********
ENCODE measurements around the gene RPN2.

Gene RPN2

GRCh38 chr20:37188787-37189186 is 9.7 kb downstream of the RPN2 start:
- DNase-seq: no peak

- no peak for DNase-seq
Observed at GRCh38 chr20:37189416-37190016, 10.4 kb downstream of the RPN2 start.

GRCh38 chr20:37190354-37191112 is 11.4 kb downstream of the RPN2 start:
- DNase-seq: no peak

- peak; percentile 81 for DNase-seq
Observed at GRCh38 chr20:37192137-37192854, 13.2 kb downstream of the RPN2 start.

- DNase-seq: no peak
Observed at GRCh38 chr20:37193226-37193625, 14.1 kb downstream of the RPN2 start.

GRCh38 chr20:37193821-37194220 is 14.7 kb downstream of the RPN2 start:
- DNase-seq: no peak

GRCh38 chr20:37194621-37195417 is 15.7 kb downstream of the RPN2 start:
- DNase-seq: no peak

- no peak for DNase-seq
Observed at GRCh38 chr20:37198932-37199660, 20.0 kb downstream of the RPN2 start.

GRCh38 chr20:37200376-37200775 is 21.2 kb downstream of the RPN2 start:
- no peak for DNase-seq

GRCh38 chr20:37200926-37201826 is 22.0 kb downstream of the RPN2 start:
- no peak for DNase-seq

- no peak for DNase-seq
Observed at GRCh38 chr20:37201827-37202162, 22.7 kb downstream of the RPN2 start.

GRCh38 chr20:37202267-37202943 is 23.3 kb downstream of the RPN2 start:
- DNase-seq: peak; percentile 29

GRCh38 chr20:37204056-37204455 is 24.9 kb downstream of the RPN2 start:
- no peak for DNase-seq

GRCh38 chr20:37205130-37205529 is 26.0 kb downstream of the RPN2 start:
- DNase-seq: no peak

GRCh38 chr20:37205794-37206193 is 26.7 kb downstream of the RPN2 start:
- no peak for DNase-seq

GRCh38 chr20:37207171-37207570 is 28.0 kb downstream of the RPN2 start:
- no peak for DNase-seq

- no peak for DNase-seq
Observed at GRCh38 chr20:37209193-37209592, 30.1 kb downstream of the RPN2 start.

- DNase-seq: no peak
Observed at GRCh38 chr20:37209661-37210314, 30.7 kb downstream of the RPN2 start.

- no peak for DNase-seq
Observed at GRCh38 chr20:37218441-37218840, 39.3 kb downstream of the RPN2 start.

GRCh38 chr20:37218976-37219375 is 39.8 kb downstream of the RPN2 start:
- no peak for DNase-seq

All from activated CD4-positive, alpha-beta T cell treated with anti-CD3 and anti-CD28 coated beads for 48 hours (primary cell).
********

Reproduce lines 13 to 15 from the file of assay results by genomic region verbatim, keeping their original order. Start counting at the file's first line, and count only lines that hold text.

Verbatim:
GRCh38 chr20:37193821-37194220 is 14.7 kb downstream of the RPN2 start:
- DNase-seq: no peak

GRCh38 chr20:37194621-37195417 is 15.7 kb downstream of the RPN2 start: